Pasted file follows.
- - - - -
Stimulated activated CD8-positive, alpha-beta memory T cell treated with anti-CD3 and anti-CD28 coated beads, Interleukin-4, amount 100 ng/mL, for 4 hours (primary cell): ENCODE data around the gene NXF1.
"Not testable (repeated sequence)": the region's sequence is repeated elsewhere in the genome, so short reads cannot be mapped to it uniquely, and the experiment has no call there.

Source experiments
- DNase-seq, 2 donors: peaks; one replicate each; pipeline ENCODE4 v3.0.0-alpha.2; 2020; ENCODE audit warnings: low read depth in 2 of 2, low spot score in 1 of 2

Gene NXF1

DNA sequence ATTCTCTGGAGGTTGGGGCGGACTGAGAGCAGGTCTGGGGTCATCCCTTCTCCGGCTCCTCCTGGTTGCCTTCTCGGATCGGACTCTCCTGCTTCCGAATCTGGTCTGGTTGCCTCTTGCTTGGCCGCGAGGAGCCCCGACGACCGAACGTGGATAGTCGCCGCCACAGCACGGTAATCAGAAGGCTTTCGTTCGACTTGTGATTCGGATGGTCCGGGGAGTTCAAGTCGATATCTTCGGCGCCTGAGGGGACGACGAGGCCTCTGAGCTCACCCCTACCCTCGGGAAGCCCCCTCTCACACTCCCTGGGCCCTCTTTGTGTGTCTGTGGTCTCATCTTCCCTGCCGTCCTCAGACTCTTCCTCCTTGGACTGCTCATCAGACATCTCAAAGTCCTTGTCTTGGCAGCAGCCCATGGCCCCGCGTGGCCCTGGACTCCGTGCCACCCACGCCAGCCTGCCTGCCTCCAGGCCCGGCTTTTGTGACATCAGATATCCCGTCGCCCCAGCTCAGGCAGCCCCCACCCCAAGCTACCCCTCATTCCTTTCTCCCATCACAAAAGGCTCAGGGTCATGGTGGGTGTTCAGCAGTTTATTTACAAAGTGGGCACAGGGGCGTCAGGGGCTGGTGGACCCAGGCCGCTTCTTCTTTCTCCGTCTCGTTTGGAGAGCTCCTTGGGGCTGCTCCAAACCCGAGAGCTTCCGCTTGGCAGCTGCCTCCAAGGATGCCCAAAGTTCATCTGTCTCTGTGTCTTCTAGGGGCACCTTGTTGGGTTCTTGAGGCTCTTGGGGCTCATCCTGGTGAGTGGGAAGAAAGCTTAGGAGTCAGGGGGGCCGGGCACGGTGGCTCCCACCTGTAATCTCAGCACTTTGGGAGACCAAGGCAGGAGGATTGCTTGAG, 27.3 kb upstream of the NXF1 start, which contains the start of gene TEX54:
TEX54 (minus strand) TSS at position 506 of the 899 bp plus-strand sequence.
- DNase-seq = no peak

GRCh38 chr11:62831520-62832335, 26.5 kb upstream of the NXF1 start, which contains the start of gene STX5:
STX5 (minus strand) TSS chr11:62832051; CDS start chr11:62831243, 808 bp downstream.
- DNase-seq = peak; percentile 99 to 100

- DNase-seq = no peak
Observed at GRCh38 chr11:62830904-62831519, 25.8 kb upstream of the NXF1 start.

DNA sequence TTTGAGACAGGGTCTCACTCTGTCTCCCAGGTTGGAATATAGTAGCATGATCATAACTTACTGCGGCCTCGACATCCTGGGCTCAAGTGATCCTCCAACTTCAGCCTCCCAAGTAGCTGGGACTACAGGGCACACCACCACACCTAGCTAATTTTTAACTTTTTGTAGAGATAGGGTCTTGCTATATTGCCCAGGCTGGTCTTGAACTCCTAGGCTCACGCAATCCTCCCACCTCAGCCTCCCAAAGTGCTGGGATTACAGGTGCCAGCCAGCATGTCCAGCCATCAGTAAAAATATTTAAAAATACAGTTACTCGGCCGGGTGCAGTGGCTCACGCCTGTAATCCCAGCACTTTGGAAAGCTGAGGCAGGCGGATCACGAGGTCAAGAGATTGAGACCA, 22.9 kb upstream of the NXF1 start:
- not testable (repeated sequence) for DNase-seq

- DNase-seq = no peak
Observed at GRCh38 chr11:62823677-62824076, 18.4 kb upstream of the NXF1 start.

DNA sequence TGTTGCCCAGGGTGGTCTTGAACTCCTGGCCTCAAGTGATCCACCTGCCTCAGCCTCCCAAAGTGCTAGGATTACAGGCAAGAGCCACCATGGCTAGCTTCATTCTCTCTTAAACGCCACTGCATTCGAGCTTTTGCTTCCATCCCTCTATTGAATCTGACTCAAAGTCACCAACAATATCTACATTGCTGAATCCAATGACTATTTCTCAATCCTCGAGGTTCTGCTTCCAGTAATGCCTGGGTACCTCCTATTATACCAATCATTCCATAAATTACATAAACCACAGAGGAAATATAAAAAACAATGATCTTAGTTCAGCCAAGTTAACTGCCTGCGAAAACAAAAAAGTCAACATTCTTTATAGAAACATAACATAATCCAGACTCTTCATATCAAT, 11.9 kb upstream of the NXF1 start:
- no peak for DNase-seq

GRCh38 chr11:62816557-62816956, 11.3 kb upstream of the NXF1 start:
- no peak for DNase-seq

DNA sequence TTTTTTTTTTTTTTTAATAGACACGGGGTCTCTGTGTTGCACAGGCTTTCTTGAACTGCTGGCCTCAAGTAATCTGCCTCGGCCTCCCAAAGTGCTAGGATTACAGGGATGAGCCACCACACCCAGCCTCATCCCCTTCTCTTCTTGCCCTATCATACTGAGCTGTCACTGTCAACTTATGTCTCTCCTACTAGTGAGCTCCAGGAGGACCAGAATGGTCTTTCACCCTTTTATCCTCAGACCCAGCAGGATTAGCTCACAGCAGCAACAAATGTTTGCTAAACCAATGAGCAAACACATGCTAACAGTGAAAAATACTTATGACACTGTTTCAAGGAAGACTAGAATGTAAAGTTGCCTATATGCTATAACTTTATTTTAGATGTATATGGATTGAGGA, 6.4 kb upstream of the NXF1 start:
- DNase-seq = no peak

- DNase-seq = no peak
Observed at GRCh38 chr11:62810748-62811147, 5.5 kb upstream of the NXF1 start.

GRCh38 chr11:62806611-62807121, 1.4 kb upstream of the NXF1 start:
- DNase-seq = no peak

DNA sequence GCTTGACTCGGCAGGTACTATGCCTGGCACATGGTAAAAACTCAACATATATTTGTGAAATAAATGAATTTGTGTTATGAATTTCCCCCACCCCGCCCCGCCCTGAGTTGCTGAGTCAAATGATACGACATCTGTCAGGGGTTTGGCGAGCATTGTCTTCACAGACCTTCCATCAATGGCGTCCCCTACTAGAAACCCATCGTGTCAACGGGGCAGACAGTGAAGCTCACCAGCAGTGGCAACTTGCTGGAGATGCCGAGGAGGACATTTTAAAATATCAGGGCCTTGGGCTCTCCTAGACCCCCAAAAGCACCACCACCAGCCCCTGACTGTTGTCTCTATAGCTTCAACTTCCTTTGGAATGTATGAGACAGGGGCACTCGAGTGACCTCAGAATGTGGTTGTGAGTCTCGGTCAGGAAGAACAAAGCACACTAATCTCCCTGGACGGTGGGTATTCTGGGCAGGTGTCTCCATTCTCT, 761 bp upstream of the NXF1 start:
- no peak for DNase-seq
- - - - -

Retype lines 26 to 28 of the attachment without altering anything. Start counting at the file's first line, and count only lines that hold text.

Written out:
GRCh38 chr11:62806611-62807121, 1.4 kb upstream of the NXF1 start:
- DNase-seq = no peak

DNA sequence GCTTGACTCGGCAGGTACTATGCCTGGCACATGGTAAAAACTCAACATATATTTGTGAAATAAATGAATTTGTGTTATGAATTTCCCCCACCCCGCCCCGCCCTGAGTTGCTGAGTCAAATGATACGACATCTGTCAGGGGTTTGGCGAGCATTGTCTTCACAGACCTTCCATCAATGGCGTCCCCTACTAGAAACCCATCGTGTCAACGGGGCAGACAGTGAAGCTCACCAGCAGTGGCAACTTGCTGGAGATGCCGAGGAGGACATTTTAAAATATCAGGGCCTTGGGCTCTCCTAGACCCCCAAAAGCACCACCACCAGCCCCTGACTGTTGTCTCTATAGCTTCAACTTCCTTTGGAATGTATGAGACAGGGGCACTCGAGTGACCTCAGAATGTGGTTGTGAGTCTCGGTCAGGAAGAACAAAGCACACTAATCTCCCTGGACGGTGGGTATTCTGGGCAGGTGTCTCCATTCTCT, 761 bp upstream of the NXF1 start: